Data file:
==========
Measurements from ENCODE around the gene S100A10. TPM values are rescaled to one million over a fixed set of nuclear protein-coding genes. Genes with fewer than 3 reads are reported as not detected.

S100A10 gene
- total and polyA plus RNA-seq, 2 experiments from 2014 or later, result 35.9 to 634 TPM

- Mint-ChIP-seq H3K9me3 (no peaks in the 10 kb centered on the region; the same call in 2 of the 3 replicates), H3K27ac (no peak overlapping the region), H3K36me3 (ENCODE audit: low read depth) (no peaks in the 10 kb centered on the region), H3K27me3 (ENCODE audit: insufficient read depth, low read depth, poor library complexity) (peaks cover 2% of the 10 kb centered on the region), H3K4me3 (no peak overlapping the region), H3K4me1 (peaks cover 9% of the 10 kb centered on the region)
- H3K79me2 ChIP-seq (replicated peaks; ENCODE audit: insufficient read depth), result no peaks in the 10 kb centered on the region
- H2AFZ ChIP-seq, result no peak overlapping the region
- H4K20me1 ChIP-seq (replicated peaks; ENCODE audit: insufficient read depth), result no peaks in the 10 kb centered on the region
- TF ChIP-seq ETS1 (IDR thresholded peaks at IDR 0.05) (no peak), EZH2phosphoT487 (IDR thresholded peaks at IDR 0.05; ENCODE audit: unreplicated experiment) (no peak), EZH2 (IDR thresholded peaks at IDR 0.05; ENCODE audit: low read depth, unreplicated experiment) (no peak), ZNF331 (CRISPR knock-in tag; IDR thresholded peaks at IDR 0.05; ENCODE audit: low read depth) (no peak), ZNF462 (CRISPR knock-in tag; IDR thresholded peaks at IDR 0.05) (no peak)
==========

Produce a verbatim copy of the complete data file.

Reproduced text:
Measurements from ENCODE around the gene S100A10. TPM values are rescaled to one million over a fixed set of nuclear protein-coding genes. Genes with fewer than 3 reads are reported as not detected.

S100A10 gene
- total and polyA plus RNA-seq, 2 experiments from 2014 or later, result 35.9 to 634 TPM

- Mint-ChIP-seq H3K9me3 (no peaks in the 10 kb centered on the region; the same call in 2 of the 3 replicates), H3K27ac (no peak overlapping the region), H3K36me3 (ENCODE audit: low read depth) (no peaks in the 10 kb centered on the region), H3K27me3 (ENCODE audit: insufficient read depth, low read depth, poor library complexity) (peaks cover 2% of the 10 kb centered on the region), H3K4me3 (no peak overlapping the region), H3K4me1 (peaks cover 9% of the 10 kb centered on the region)
- H3K79me2 ChIP-seq (replicated peaks; ENCODE audit: insufficient read depth), result no peaks in the 10 kb centered on the region
- H2AFZ ChIP-seq, result no peak overlapping the region
- H4K20me1 ChIP-seq (replicated peaks; ENCODE audit: insufficient read depth), result no peaks in the 10 kb centered on the region
- TF ChIP-seq ETS1 (IDR thresholded peaks at IDR 0.05) (no peak), EZH2phosphoT487 (IDR thresholded peaks at IDR 0.05; ENCODE audit: unreplicated experiment) (no peak), EZH2 (IDR thresholded peaks at IDR 0.05; ENCODE audit: low read depth, unreplicated experiment) (no peak), ZNF331 (CRISPR knock-in tag; IDR thresholded peaks at IDR 0.05; ENCODE audit: low read depth) (no peak), ZNF462 (CRISPR knock-in tag; IDR thresholded peaks at IDR 0.05) (no peak)